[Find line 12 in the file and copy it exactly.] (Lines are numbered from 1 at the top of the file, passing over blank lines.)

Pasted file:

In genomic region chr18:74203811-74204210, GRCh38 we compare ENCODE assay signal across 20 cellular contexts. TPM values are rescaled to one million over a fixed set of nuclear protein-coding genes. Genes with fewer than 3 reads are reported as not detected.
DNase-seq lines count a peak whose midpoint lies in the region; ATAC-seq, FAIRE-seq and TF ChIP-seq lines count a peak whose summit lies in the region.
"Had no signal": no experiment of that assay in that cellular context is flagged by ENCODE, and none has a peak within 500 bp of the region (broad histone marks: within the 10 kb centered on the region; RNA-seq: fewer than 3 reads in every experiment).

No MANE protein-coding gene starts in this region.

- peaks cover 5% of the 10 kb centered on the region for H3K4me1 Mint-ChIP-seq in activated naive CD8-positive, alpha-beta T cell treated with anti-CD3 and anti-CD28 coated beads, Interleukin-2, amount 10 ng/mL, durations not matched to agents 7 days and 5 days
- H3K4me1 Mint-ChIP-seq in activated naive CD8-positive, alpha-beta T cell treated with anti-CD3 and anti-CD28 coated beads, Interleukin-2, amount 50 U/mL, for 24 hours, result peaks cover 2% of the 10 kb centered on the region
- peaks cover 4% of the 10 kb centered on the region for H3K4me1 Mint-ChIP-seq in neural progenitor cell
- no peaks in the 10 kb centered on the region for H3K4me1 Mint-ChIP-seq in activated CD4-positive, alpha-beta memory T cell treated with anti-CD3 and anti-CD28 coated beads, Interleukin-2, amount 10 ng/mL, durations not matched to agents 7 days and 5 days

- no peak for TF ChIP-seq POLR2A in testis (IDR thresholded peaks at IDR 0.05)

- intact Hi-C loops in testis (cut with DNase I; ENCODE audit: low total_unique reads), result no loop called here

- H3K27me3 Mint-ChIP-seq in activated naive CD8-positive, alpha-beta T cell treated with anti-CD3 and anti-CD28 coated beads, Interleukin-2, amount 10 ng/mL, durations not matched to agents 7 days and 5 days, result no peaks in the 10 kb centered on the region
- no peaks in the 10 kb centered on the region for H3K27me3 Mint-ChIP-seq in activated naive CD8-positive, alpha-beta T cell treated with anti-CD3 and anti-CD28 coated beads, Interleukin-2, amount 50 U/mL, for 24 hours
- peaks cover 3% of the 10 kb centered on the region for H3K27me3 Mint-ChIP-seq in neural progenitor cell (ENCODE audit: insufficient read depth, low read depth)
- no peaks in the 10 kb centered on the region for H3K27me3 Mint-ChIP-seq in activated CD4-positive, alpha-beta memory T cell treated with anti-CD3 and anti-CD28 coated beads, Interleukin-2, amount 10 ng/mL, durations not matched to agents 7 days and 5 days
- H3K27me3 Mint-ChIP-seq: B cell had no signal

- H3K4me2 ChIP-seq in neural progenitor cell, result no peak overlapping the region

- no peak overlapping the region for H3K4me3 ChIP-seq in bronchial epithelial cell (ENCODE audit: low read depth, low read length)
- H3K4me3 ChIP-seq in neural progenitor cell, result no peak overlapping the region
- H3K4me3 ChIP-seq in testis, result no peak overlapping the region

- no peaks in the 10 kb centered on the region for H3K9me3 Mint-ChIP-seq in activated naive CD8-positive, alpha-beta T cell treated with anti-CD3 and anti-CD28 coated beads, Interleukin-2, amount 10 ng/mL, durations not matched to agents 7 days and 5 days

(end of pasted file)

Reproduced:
- no peaks in the 10 kb centered on the region for H3K27me3 Mint-ChIP-seq in activated naive CD8-positive, alpha-beta T cell treated with anti-CD3 and anti-CD28 coated beads, Interleukin-2, amount 50 U/mL, for 24 hours